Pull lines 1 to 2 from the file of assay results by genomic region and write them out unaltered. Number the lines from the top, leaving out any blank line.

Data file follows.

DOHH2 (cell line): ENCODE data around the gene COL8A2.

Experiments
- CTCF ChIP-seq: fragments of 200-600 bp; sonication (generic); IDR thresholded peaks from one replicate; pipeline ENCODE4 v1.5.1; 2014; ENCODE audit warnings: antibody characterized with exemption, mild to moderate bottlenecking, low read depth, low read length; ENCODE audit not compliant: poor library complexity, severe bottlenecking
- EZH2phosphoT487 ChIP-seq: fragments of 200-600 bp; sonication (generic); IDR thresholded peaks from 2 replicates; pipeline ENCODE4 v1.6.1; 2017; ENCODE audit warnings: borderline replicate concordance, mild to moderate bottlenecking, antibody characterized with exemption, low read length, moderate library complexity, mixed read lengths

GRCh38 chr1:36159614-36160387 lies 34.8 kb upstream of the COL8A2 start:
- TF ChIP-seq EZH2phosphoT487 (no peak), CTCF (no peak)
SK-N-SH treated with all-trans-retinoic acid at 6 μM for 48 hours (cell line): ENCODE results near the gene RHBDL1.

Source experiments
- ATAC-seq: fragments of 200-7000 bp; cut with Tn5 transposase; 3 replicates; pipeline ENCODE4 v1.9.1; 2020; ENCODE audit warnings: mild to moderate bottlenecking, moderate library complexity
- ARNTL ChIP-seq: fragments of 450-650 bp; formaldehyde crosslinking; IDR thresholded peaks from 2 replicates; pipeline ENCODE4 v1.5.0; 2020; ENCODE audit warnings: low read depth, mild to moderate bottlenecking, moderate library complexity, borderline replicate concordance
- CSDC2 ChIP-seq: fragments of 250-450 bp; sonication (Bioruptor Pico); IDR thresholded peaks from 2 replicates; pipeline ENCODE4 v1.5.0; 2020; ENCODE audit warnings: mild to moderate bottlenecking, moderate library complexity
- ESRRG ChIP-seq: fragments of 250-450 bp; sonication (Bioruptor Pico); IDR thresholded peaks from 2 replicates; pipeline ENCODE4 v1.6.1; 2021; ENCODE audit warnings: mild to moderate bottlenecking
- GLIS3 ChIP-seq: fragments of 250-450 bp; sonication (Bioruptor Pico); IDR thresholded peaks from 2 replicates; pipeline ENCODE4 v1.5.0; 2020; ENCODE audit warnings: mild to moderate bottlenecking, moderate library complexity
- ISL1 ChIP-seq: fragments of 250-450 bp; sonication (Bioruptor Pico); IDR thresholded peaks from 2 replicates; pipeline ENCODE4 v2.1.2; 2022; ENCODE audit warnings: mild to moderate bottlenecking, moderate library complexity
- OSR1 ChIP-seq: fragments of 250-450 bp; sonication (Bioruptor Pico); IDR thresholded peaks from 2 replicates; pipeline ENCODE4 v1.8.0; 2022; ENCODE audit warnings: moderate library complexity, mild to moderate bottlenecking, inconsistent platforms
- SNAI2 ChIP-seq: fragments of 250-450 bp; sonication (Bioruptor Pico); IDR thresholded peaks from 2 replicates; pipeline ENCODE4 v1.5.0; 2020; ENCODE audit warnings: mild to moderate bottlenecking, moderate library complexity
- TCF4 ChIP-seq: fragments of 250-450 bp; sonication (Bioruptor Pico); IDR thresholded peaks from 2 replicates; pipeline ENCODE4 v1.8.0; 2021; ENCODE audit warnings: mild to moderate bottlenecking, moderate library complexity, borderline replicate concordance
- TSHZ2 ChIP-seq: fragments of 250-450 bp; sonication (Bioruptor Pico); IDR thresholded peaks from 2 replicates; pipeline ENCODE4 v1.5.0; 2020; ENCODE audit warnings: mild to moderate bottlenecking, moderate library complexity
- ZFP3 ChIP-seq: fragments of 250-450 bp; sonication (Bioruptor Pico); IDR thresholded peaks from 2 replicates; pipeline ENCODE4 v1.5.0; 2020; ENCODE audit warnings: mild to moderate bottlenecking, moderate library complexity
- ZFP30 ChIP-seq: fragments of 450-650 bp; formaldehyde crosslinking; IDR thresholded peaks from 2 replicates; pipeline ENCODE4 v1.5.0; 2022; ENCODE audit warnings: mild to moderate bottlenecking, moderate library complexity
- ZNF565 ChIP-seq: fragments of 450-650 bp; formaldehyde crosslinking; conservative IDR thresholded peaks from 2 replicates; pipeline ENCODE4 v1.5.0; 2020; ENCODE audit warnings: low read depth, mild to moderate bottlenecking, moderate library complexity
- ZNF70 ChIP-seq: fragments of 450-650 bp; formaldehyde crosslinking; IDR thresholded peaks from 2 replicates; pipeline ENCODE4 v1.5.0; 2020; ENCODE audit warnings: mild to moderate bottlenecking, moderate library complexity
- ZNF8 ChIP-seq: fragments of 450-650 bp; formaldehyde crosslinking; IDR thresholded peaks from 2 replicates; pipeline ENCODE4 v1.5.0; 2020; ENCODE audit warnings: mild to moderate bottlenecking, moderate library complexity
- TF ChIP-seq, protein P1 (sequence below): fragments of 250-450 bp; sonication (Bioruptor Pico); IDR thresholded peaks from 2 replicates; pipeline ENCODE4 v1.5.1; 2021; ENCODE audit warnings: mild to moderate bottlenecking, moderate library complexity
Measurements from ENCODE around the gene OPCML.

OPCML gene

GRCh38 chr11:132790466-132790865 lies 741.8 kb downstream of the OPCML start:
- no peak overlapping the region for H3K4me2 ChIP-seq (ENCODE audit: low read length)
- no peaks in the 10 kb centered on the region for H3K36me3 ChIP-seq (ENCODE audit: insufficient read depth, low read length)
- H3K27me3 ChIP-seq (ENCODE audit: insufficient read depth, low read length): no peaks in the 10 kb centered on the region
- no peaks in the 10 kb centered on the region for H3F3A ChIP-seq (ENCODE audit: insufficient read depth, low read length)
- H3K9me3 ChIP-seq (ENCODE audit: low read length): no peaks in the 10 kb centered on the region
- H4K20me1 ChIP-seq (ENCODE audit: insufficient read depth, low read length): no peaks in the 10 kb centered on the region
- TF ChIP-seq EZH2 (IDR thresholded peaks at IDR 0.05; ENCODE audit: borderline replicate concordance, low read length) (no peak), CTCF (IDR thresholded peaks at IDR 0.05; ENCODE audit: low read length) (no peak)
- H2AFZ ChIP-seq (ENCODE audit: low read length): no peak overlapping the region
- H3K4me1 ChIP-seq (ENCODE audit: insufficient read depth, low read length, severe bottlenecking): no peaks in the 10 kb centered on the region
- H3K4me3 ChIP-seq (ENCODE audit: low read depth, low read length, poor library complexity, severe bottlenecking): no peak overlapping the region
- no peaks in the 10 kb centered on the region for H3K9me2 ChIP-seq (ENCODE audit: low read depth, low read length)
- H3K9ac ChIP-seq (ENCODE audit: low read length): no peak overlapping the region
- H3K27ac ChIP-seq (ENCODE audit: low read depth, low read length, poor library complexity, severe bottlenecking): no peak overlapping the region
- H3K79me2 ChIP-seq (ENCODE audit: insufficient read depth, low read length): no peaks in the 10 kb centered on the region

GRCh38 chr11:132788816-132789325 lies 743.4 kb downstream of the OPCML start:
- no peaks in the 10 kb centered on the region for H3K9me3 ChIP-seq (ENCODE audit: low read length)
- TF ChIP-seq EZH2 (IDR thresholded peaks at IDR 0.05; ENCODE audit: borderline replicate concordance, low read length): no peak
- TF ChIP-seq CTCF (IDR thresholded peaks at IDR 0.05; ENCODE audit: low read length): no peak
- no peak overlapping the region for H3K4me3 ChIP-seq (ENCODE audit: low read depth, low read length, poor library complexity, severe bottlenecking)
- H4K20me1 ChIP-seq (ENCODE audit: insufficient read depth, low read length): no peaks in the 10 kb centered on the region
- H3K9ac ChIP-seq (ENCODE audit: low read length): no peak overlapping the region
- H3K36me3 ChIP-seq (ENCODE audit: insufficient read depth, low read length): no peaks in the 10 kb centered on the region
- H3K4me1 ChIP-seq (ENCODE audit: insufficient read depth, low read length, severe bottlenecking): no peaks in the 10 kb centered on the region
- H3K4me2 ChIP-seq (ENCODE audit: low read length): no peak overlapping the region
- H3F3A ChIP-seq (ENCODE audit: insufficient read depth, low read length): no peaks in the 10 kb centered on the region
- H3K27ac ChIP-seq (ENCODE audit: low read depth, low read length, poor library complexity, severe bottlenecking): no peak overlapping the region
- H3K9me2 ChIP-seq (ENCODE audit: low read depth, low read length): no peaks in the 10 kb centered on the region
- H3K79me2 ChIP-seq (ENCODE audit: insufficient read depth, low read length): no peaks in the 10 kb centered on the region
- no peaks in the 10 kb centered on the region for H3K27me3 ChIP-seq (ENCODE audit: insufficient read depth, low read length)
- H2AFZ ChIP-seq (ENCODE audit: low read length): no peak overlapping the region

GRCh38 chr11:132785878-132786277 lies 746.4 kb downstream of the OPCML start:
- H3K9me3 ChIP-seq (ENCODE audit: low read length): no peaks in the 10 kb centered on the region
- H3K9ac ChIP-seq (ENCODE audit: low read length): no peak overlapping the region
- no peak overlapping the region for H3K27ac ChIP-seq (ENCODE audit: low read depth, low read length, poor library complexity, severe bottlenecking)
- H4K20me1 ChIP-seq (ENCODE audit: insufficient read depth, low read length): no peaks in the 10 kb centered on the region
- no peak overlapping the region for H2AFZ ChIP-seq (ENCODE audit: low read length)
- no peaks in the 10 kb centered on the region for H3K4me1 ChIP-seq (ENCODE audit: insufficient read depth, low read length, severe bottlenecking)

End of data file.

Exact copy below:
DOHH2 (cell line): ENCODE data around the gene COL8A2.

Experiments